I was calling students' names at the end of reading time and I was the one recording page numbers on the form. It didn't take more than two or three minutes, but it also didn't make students responsible. I wanted students to take ownership of the process, but I hadn't figured out how to make it work. I knew I'd have to find a way to share the spreadsheet and teach students how to use it. My students learn about Google drive in my class--all but 3% (and I might be generous with that) have never used it before. So, I'd abandoned it and gone to Penny's roster recording idea.
By February's start I'd figured it out how to manage it and I was tickled to have that week from January still on the Google document. I made a shortcut to the document. I wrote the shortcut on a sentence strip and posted it above our whiteboard--yes, old tools run alongside new in my classroom. Students photographed the link (I should have printed a QR code, I thought. Soon.). I tweeted the link.
If only it worked on our antiquated machines. The dft.ba shortened URL wouldn't work on the students' machines (it worked on students' mobile devices and worked on my laptops and iPad). I didn't have time to spend chasing that rabbit. Students using the old machines in the room needed a new link, so I made another shortcut using is.gd. That one loaded just fine. Go figure.
We've kept our reading record electronically, since. I'm sure I could further organize by making the Reading Record one file of several in a binder on Evernote or LiveBinder. I can imagine recording my book talks, keeping links to our VoiceThread book talks or posting review clips and the like to a binder--but we're not there yet.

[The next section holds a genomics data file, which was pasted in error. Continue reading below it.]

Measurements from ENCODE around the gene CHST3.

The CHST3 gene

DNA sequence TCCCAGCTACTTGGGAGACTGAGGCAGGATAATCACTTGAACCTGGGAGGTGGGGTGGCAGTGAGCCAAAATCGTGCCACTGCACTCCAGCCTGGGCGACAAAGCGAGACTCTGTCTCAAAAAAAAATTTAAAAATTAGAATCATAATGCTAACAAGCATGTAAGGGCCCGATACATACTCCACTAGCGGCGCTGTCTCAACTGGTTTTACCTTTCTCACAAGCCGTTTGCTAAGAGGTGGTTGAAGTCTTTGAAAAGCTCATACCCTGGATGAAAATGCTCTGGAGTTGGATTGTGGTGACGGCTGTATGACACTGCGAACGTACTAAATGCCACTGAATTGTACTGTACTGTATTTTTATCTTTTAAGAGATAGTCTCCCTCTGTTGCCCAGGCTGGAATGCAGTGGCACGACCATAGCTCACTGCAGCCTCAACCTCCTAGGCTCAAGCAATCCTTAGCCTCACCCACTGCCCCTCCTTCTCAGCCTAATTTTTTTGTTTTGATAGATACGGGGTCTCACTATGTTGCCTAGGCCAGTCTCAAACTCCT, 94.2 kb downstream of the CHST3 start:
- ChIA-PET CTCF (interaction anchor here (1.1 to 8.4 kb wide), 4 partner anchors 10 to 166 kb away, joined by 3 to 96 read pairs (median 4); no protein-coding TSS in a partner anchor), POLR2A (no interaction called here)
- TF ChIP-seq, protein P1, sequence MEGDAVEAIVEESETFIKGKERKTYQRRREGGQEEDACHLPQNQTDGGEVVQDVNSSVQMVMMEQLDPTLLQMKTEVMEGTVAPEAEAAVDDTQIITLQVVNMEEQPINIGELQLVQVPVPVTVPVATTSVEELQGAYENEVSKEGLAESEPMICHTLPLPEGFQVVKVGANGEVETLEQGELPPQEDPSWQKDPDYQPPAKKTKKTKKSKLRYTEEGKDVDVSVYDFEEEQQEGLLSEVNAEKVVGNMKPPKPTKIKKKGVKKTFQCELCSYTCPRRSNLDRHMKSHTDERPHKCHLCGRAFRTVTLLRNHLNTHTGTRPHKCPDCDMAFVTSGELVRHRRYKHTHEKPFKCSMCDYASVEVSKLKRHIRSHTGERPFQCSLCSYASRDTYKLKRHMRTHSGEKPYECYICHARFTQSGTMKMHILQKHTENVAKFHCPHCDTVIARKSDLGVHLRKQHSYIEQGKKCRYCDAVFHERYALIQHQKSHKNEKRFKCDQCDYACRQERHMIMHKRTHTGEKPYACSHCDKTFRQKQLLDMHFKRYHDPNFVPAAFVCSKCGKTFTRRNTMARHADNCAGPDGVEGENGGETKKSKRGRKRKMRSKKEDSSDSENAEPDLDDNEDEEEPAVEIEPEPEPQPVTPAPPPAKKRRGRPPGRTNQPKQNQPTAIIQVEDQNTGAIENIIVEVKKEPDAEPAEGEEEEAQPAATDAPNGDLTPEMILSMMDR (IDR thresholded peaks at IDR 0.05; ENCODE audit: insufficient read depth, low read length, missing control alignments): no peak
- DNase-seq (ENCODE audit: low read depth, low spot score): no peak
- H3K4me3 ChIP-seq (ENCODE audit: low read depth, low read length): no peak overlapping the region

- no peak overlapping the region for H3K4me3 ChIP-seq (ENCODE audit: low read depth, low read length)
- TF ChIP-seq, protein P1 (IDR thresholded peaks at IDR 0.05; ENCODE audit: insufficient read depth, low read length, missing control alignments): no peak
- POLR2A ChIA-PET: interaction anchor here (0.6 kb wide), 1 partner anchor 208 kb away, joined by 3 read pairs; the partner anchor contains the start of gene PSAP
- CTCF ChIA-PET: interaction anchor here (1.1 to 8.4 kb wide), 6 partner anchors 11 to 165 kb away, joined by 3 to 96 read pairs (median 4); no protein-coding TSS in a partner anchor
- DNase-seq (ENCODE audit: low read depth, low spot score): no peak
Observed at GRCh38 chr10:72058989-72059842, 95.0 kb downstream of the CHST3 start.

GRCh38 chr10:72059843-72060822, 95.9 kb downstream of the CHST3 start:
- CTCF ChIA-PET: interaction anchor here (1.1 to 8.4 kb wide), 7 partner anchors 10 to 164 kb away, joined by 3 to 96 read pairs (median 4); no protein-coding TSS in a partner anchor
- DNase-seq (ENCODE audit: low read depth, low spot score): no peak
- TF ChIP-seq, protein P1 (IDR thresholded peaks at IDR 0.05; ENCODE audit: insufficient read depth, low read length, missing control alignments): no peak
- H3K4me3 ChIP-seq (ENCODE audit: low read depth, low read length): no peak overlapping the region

We are still discovering benefits to tracking reading together in the shared document. Here are a few:
- 24/7 access: students can update their pages from home when they are sick or over the weekend if they need to
- Students don't have to record the pages they read everyday if they are reading the same book. We only need a beginning and ending page for the week--but my observations and conference notes during reading time in class should support or affirm the reading they record. Students can access the document from their cell phones.
- Students can access the document from their cell phones.
- Everyone contributes.
- Google documents save automatically.
- If we fear something has been erased or lost we can pull up the revision history.
- There are no secrets or mysteries as to how page goals are calculated for the week--students do it themselves and I record their math (the percentage of their weekly page reading goal they achieved).
- The Reading Record grows over time and makes it easy to see patterns.
- Show or hide columns as needed to assess or track student progress.
- Cell size can be as large or as small as we like--it doesn't have to fit a page or be easy to pass around the room.
I did a short screen cast tour of the document--it's just a quick look, my apologies for how loud the keyboard sounds:
If you'd like to explore the Reading Record I'm using, I made a copy you can play with here.